Now while this is based off of a childrens story, it is by no means suitable for most children. There is strong language and some graphic fight scenes. Overall this is an excellent story with all kinds of twists and turns and adventure. I recommend this book to anyone who loves a good fanatasy book.

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  • Posted November 11, 2009

    This is not Disney's version of Peter Pan!

    I am about 3/4 of the way through this book, the illustrations are well done; both in color and black & white. This novel is a much darker take off on "Captain Hook and Peter Pan". Its got all sorts of gruesome creatures and a both frightened & brave tribe of human children; who've been abused or forgotten and are more than willing to escape from our world to Neverland. I would recommend this book; just don't read it late at night, you'll have some very weird dreams.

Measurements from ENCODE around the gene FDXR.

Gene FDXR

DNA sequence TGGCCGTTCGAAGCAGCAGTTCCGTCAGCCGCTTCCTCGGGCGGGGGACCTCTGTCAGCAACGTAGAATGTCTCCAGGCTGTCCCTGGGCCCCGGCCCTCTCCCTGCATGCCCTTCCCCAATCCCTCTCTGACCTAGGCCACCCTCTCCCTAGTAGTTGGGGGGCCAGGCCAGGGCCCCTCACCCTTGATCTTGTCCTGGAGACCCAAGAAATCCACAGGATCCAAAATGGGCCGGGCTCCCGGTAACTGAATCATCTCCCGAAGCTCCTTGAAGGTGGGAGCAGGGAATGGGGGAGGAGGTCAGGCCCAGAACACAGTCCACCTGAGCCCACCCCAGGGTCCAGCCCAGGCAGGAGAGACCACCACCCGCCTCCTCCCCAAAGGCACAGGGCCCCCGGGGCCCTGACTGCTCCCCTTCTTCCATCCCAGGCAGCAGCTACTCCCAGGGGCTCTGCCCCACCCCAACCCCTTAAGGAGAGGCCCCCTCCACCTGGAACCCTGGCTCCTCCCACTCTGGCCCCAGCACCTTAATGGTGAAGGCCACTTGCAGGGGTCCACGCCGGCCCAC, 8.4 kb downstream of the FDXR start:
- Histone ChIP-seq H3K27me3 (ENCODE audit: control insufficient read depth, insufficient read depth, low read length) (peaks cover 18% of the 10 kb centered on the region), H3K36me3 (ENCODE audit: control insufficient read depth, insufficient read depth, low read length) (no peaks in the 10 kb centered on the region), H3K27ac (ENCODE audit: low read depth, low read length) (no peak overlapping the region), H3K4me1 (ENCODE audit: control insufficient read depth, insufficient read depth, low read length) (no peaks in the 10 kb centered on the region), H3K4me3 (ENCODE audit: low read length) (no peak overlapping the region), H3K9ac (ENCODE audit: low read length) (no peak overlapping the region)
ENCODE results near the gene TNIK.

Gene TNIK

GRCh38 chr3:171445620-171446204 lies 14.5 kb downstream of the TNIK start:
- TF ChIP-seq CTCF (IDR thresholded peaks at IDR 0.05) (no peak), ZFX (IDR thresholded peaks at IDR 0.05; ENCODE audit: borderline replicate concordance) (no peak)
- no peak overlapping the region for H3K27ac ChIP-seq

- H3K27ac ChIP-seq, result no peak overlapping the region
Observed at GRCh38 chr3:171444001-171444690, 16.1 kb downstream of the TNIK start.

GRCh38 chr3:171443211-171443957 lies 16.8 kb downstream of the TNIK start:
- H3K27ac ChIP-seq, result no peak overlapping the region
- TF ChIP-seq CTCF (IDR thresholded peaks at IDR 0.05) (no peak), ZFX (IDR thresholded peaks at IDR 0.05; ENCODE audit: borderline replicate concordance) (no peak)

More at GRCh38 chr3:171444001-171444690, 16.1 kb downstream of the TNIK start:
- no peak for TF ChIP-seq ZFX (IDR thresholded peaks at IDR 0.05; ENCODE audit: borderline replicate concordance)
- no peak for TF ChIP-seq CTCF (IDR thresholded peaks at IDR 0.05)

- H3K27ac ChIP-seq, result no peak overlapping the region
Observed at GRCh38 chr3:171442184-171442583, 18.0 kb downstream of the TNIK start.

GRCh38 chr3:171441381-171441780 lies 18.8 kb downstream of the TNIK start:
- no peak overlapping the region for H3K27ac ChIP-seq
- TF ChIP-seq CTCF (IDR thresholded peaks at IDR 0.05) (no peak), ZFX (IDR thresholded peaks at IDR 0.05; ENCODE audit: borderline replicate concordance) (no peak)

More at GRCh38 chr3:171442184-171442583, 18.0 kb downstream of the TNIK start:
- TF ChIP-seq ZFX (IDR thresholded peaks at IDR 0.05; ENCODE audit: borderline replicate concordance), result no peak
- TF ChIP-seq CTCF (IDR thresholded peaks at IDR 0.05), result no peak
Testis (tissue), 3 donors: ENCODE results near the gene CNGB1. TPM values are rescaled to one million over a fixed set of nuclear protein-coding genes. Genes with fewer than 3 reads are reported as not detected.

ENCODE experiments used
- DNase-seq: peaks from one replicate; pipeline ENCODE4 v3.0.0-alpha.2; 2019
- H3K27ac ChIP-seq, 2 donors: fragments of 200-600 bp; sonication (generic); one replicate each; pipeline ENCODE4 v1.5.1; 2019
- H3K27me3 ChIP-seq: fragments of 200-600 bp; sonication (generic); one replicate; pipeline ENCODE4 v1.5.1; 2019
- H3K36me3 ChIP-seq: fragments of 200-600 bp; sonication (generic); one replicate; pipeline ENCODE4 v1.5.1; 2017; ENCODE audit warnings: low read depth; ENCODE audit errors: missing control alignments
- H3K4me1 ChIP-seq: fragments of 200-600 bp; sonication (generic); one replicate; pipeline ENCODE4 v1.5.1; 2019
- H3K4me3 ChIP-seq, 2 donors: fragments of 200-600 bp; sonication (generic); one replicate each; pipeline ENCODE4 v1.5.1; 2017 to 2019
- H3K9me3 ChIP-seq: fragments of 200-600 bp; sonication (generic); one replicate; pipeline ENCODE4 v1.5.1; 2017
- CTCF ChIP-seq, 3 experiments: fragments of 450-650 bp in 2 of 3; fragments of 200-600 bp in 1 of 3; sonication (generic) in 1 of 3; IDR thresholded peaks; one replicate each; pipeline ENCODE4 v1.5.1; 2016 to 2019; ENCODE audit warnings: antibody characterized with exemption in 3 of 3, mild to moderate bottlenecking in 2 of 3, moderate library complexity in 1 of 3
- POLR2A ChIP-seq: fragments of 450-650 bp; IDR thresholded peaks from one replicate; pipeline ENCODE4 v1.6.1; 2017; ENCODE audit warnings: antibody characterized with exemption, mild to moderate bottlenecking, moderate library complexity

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  • Posted October 27, 2009

    A bit of a twist on Peter Pan

    I found this a good book for an afternoon read; made me want to go back and re-read Peter Pan. Those fairy tales have more bite than beauty. Let's just hope Hollywood doesn't decide to make a movie - they would ruin a good story-the Brits on the other hand could take the dark story and keep the shades of black going.

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    Posted September 22, 2010